Dog Bite Prevention

fluffy small dog with underbite

 According to a survey conducted in 1994 by the Centers for Disease Control and Prevention (CDC), nearly 2% of the U.S. population—about 4.7 million people—are bitten by a dog each year. The vast majority of these bites (about 83%) don’t result in injury, and no medical treatment is sought. About 800,000 individuals, however, half of them children, seek medical treatment for dog bites. Among children 14 years and younger, injury rates are significantly higher for boys (57%) than for girls (43%), and the rate of dog bite injuries is highest among children ages five to nine years. Between 15 and 20 of these annual bites nationwide are fatal.
The importance of these numbers should not be minimized. However, the relative risk dogs pose to people compared to other causes of accidents and fatalities should be kept in mind if we are to adopt a rational, effective approach to reducing the risk of dog bites. The risk of fatal injury directly due to a dog bite is miniscule compared to human fatalities caused by other accidents, such as those caused by cars (43,730 deaths annually), falls (14,440), choking (5,555), fires (3,410), drowning (3,334), guns (791) and bicycles (774). Even among the most rare causes of accidental deaths—including lightning, forklifts and dog bites—lightning fatalities occur five times more often than dog-bite fatalities1. Among children, 10 fatalities occur annually from dog bites, compared to 826 from injuries inflicted by parents and other caregivers.
To compare accidental injuries treated in emergency rooms, a person is roughly 23 times more likely to be injured from a fall than from a dog bite, 12 times more likely to be injured by a car, 7 times more likely to be injured by a sharp object and 1.5 times more likely to be injured by a bicycle. These data are all the more remarkable if the prevalence of dogs in human society is considered—an estimated 74.8 million dogs were kept as pets in the United States in 2007–2008.

Increasing Safety, Reducing Risks

To reduce the number of injuries from dog bites, adults and children should be educated about bite prevention, and dog owners should practice responsible dog ownership.

Recommendations for Parents

Be aware of the fact that any dog can bite. From the smallest to the largest, even the most friendly, cute and easygoing dogs might bite if provoked. The vast majority of dog bites are from a dog known to the child—his or her own pet, a neighbor’s or a friend’s. You can help protect your child from dog bites by discussing with her the appropriate way to behave around dogs. To help parents educate their children about basic safety around dogs, we offer the following tips:

  • Children should not approach, touch or play with any dog who’s sleeping, eating, chewing on a toy or bone, or caring for puppies. Animals are more likely to bite if they’re startled, frightened or caring for young.
  • Children should never approach a barking, growling or scared dog.
  • Children should not pet unfamiliar dogs without asking permission from the dog’s guardian first. If the guardian says it’s okay, the child should first let the dog sniff his closed hand. Then taking care to avoid petting the dog on the top of the head, he can pet the dog’s shoulders or chest.
  • Children should not try to pet dogs who are behind a fence or in a car. Dogs often protect their home or space.
  • If a child sees a dog off-leash outside, she should not approach the dog and should tell an adult immediately.
  • If a loose dog comes near a child, he should not run or scream. Instead, he should avoid eye contact with the dog and stand very still, like a tree, until the animal moves away. Once the dog loses interest, the child can slowly back away until he’s out of sight.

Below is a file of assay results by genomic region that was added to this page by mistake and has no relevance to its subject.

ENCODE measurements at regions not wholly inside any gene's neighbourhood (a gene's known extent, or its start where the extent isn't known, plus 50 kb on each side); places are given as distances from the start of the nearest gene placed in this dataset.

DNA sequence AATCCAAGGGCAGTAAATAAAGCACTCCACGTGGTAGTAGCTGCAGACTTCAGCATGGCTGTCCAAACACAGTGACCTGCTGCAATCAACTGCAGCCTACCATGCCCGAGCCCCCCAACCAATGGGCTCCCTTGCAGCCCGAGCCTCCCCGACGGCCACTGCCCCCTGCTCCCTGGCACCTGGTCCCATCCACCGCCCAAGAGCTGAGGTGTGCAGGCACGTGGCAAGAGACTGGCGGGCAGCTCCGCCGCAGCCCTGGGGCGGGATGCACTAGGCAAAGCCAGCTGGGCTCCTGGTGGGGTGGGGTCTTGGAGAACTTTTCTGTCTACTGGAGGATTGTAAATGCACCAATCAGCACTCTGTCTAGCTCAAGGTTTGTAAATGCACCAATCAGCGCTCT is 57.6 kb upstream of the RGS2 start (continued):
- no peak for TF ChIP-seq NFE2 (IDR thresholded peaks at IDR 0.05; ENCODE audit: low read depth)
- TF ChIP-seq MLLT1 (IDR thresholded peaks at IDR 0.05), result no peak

• If a child falls down or is knocked to the ground by a dog, she should curl up in a ball with her knees tucked into her stomach and her fingers interlocked behind her neck to protect her neck and ears. If a child stays still and quiet like this, the dog will most likely just sniff her and then go away.
  • Children should never try to outrun a dog. If a dog does attack a child, the child should “feed” the dog his jacket, bag, bicycle—or anything that he has for the dog to grab onto or anything he can put between himself and the dog.

The following activity will help you and your child understand the difference between safe and potentially dangerous interactions with dogs. Recite aloud with your child the following list of pledges:

  1. I will not stare into a dog’s eyes.
  2. I will not tease, try to go near or pet dogs behind fences, dogs in cars, or dogs chained or tied up in yards.
  3. I will not touch a dog I see loose (off-leash) outside.
  4. If I see a loose dog, I will tell an adult immediately.
  5. I will not run and scream if a loose dog comes near me.
  6. I will stand still like a tree and be very quiet if a dog comes near me.
  7. I will not touch or play with a dog while she’s eating or sleeping.
  8. I will only pet a dog if I have permission from the dog’s owner.
  9. Then I will introduce myself to the dog by letting her sniff my closed hand.

Understanding dog body language is another key way to help you and your children avoid being bitten. Teach your children that they can read dogs’ body language to better understand what dogs are feeling and avoid those whose body language indicates that they’re feeling anxious, afraid, threatened or aggressive. Please see our Canine Body Language article for drawings of dogs showing what various feelings look like in dog body language.

  • An aggressive dog may try to make herself look bigger. Her ears may be up and forward, the fur on her back and tail may stand on end or puff out, and her tail may be straight up—it may even wag. She may have a stiff, straight-legged stance and be moving toward or staring directly at what she thinks is an approaching threat. She may also bare her teeth, growl, lunge and bark. Continued approach toward a dog showing this body language could result in a bite.